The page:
Rejecting Growth: The Power of Staying Small

In today's business world, it's assumed that the key to success is constantly growing and expanding by hiring more employees and taking on investors to provide the necessary capital. The team gets bigger, projects get bigger, the need for middle management arises, and there seems to be no end to it. I recently read an interesting thought on this:

… constant need for growth is also a characteristic of cancer cells.

That doesn't sound very healthy, does it?
I'd rather imagine our company as a beautifully trimmed bonsai tree instead.

The Power of staying small: Bonsai Tree

Staying Small is an Active Choice

Staying small as a business is an active choice we make every day. There's always more work than we can realistically handle and an incredible number of ideas in our heads that we could work on. Staying small forces us to maximize our resources and avoid overextending our budget or working hours. It forces us to distill ideas to their critical parts and ship this version instead of striving for perfection.

Even if we quadrupled our headcount, it still wouldn't be enough to work on everything. Additionally, the amount of management a large team requires would consume a significant amount of any extra resources. Just thinking about it gives me headaches, and I bet most customers wouldn't even notice the additional time that would go into perfecting a feature that already works flawlessly for them.

Quick Decision Making

Staying small also makes us incredibly nimble. Decisions can be made in a matter of minutes. There is simply no need to work through a long chain of command. For example, when the first nationwide COVID lockdown was announced in 2020, the five of us had a quick call in the morning, and we came up with an idea to allow our customers to continue working with their patients: video consultations.

It took just three days from idea to launch. In those three days, we hashed out the entire workflow, and technical implementation, ensured patient data privacy, and conducted several rounds of quality assurance. Within the first week, we recorded over 2.000 video consultations, and most of our customers were able to continue providing care to their patients despite the lockdown.

This was way faster than our larger competitors, who took weeks or even months to launch their own solutions. This wouldn't have been possible if there were multiple product teams to coordinate and layers of organizational management blocking the straightforward path.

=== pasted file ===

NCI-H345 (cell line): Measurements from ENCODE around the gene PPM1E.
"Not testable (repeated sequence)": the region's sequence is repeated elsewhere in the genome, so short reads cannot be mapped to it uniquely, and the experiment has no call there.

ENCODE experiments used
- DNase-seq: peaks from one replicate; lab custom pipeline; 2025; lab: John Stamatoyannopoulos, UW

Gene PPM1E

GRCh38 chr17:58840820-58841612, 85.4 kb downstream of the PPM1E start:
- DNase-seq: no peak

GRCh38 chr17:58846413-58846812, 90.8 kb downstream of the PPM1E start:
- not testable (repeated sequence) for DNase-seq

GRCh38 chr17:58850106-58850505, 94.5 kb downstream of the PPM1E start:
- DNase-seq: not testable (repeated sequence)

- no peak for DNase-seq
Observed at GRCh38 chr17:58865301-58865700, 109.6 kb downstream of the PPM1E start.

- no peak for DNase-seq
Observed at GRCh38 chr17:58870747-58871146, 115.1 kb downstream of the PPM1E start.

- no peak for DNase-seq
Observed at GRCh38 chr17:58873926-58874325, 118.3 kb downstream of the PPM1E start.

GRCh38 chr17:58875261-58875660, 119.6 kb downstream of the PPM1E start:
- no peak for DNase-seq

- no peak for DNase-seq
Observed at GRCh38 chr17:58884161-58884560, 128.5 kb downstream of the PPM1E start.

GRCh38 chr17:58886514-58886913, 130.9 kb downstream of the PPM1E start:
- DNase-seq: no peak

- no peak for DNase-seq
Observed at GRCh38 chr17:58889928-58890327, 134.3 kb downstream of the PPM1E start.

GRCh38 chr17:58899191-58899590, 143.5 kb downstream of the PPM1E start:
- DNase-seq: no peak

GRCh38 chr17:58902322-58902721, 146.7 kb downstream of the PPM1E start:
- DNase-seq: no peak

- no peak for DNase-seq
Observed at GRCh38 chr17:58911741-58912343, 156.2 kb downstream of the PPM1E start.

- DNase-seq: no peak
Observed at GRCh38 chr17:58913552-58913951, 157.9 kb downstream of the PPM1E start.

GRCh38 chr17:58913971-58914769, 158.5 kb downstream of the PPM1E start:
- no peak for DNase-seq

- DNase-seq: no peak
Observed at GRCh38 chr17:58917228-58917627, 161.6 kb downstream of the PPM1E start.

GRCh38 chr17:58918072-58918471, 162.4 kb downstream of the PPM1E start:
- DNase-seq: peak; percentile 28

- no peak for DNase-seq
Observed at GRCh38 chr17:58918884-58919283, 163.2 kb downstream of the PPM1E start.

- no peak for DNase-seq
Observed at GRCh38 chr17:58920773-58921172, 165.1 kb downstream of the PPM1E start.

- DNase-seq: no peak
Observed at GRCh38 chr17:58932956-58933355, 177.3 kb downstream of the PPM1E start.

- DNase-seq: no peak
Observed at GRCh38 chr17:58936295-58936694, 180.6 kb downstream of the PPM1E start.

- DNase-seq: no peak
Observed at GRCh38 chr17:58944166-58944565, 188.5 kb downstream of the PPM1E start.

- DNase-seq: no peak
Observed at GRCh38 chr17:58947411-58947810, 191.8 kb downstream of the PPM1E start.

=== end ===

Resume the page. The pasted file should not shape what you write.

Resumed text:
Wait, there's more

An often overlooked advantage of staying small is that it allows for a more personal approach to customer relationships. With a smaller team, employees can get to know the customers better and provide personalized attention and support, leading to stronger customer loyalty and a better overall customer experience.

The same principle also works on a company level. Staying small fosters a sense of ownership and responsibility among team members. In a larger company, employees may feel like just another part of the machine, but in a small team, everyone's contribution is more visible and important. This motivates employees to take on more responsibility and play a bigger role in the company's success. It also makes it easy to recognize when something is off and gives you more time to address issues before they can become real problems.

Challenges of Staying Small

Of course, this approach to running a business comes with its own set of challenges. We're strictly limited to working on one thing at a time, even though we'd sometimes wish to do everything at once. Unexpected events can also be harder to handle with a smaller team. For example, bugs and infrastructure issues can significantly disrupt progress when there are only two developers. Especially if something critical goes wrong, it can bring the entire momentum you might have had to a grinding halt.

That's one of the reasons we're currently trying to hire another developer focusing on customer support. Someone on the defense who is dedicated to handling any technical issues or bugs our customers might run into. This will free up our two leading developers to tackle the bigger projects without interruptions and distractions.


Staying small has many advantages for a company. It allows for flexibility, a strong company culture, and a personal approach to customer relationships. While growth is essential, always focus on building a solid foundation and finding a sustainable business model first.  

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